There have been a lot of ideas floated around recently for how to fund the city’s Metropolitan Transit Authority, and it will ultimately take a variety of ideas in order to fund and fix the city’s transit agency that handles some of the bridges, tunnels, Long Island Railroad, Metro-North Railroad, Staten Island Railway, and the city’s buses and subways.

One of the potential taxes would hit those who can afford housing that costs millions of dollars and doesn’t even serve as the first home for the wealthy tenants, who oftentimes leave the spaces vacant most of the year.

These people can most certainly afford to cough up at least a little cash. Who needs more than one place to live? There are plenty of people who currently live on the streets. There is also a city full of people who need to get around but can’t do so when the city’s infrastructure is crumbling because rich people have been skimming the public coffers by avoiding taxes and lobbying for lower taxes. It’s about time to start making people with more than one home and a lot of capital to start paying more of their fair share.

Albany looks ready to make the tax a reality and hopefully direct some funds to the overleveraged transit agency. State lawmakers look ready to put together legislation, especially because the governor signalled he would be on board with signing such a bill into law, which would be known as a pied-à-terre tax. Gov. Andrew Cuomo believes such a plan could work and is the “only agreed-to new money” for the state right now.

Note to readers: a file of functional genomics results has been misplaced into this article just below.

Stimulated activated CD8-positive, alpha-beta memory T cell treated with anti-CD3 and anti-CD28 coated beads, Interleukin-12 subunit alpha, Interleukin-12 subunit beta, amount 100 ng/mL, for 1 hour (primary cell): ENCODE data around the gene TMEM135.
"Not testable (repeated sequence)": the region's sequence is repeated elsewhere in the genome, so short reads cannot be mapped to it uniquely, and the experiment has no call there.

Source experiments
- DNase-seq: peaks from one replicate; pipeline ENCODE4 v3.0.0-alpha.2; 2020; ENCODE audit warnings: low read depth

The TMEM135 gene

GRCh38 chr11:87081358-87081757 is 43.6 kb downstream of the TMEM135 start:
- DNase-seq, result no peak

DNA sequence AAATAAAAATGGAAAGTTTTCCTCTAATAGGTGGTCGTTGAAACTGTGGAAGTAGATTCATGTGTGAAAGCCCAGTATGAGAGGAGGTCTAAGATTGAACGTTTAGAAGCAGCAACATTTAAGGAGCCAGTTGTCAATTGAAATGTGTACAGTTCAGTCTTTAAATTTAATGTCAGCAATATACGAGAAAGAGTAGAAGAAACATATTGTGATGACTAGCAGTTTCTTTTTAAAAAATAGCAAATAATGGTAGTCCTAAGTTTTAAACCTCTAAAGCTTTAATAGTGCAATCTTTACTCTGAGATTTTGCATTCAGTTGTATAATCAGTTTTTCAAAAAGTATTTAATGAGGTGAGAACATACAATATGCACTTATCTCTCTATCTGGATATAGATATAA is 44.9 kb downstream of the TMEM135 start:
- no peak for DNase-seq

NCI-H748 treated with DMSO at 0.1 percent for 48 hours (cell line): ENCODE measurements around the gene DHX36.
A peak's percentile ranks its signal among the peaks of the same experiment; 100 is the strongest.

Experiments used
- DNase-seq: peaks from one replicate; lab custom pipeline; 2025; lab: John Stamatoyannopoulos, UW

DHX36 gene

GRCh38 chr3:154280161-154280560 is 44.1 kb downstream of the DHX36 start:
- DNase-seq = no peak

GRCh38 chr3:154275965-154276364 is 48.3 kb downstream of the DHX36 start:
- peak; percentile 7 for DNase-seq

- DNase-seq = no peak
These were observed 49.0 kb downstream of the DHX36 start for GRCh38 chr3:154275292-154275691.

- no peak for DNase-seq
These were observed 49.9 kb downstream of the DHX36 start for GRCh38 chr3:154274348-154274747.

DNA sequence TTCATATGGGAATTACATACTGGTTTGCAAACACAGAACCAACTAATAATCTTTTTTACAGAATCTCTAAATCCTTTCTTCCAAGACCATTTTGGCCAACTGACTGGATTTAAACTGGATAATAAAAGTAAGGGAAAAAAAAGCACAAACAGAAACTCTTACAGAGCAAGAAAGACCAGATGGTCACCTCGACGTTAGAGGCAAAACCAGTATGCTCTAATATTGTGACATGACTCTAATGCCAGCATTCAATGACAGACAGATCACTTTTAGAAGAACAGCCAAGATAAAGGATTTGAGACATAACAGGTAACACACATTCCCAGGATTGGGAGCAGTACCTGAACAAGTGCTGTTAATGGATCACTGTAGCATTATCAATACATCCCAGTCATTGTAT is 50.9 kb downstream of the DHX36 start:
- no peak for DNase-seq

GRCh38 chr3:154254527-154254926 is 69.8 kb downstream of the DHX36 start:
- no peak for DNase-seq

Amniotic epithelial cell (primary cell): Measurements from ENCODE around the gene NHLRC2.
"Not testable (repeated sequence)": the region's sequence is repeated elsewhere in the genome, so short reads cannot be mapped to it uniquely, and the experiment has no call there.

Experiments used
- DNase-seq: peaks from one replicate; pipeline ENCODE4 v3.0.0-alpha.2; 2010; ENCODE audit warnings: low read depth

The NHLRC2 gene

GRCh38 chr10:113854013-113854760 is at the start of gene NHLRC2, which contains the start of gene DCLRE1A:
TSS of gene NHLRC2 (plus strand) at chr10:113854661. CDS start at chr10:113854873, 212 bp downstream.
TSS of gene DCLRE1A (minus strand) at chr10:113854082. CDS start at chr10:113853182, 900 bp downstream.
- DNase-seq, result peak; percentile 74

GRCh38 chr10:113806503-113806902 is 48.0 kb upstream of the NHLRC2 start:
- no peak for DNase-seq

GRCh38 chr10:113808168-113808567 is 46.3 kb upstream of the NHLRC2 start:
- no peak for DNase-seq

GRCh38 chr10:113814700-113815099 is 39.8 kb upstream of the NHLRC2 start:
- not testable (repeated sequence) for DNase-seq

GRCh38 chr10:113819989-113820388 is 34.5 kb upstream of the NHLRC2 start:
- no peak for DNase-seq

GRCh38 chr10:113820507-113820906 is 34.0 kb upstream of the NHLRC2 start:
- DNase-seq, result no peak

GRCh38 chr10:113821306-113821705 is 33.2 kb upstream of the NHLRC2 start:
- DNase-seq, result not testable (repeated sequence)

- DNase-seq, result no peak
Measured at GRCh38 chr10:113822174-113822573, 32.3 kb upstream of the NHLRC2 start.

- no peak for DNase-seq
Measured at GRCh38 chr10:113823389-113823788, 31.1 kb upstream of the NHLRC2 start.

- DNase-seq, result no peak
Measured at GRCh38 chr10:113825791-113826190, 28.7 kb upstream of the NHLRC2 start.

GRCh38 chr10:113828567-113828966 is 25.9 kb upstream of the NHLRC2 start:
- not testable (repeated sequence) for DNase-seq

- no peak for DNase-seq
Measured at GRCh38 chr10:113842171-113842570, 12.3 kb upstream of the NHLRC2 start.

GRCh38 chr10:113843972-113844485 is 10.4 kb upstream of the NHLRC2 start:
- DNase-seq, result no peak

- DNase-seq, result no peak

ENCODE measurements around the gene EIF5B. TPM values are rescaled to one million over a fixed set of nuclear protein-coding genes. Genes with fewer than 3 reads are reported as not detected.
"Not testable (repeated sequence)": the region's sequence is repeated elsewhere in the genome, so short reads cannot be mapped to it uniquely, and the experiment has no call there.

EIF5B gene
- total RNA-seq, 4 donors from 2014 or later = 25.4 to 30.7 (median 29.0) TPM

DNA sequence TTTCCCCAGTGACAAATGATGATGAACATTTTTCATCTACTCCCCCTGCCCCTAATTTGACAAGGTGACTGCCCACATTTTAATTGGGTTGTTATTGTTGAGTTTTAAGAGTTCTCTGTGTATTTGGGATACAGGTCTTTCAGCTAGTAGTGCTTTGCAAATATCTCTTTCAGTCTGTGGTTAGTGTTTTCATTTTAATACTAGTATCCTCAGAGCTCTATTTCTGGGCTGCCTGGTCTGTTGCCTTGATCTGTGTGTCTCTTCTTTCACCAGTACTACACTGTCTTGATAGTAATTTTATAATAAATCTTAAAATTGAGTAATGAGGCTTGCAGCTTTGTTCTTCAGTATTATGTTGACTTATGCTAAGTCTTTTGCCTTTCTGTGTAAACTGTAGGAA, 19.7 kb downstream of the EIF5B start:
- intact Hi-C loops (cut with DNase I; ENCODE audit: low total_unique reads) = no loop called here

Let’s make it happen. That would at least be a step in the right direction to a more equitable city that would actually be the greatest city in the world.


Michele Babin

Was Manafort’s Jail Sentence Too Lenient?

Dear Editor,

I was encouraged by what Judge Amy Berman Jackson had to say about career criminal, murder-assisting traitor Paul Manafort, but he still did not get nearly enough time for a life of horrid crimes, lies, deceit, and violence. I learned about this decision while reading your article “Manafort Sentenced to Additional 3½ Years in Prison.” And why is our president vouching for this criminal traitor who was once his campaign chair? There is no reason to feel badly for him. His family, sure, but not this monster, who deserves to be treated humanely in prison but nothing more.

The judge tacked on another three and a half years in prison for Manafort for conspiracy and witness tampering stemming from his work as a lobbyist for Ukraine’s former pro-Russian president.

The sentence came on top of the nearly four years in prison Manafort received last week on federal charges of tax and bank fraud from a judge who was way too lenient and erroneously said that the traitor led an otherwise blameless life. That’s as ridiculous as all the lies Manafort told his whole life and to the special counsel while he was supposedly cooperating but was in reality conspiring against the United States.

The good news is that Jackson had strong words for Manafort’s antics and crimes, and the New York district attorney also hit Manafort with state charges not too long after his sentencing in Washington. Hopefully justice will continue to be brought upon Manafort, which would also show that a life of crime and disrupting an ongoing investigation are unacceptable.

Although Trump could pardon Manafort on the federal crimes, he has no power to do the same on the state charges, which could result in a 25-year prison term. For now, Manafort gets ready to face almost a decade in prison and has a costly legal battle to take on, and he’s not getting any younger. No sympathy for the devil.


Dana Sanders